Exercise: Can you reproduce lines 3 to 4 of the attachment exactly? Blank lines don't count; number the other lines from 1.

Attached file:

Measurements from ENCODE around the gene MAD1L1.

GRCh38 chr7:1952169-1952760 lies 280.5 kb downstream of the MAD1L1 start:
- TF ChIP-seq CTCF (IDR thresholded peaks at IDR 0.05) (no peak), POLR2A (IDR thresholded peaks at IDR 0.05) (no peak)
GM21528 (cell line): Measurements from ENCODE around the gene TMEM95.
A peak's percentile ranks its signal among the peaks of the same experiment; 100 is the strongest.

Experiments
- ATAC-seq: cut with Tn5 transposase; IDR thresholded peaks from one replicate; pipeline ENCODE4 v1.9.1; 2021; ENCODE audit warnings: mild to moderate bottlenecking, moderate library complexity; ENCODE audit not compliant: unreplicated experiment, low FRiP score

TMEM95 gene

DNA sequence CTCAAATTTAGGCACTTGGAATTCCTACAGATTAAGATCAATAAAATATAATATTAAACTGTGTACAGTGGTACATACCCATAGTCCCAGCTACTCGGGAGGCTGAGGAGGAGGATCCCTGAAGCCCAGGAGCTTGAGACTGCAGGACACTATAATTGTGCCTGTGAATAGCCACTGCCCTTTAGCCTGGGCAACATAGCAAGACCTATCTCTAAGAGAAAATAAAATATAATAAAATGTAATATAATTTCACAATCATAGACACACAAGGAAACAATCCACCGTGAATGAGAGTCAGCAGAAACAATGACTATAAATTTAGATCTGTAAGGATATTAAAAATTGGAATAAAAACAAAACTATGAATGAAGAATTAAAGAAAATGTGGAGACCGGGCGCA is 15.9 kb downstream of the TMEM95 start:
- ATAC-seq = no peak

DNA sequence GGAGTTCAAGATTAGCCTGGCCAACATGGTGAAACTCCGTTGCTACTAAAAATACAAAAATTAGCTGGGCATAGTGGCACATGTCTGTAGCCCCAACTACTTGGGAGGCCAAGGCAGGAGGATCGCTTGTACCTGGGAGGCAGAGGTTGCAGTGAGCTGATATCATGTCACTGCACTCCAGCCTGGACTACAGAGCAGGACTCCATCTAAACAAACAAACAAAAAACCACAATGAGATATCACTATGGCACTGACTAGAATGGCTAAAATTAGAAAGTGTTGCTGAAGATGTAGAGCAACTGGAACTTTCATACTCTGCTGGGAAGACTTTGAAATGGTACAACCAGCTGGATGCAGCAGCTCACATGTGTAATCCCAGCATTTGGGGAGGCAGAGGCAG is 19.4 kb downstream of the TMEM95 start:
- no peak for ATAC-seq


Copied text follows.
- TF ChIP-seq CTCF (IDR thresholded peaks at IDR 0.05) (no peak), POLR2A (IDR thresholded peaks at IDR 0.05) (no peak)
GM21528 (cell line): Measurements from ENCODE around the gene TMEM95.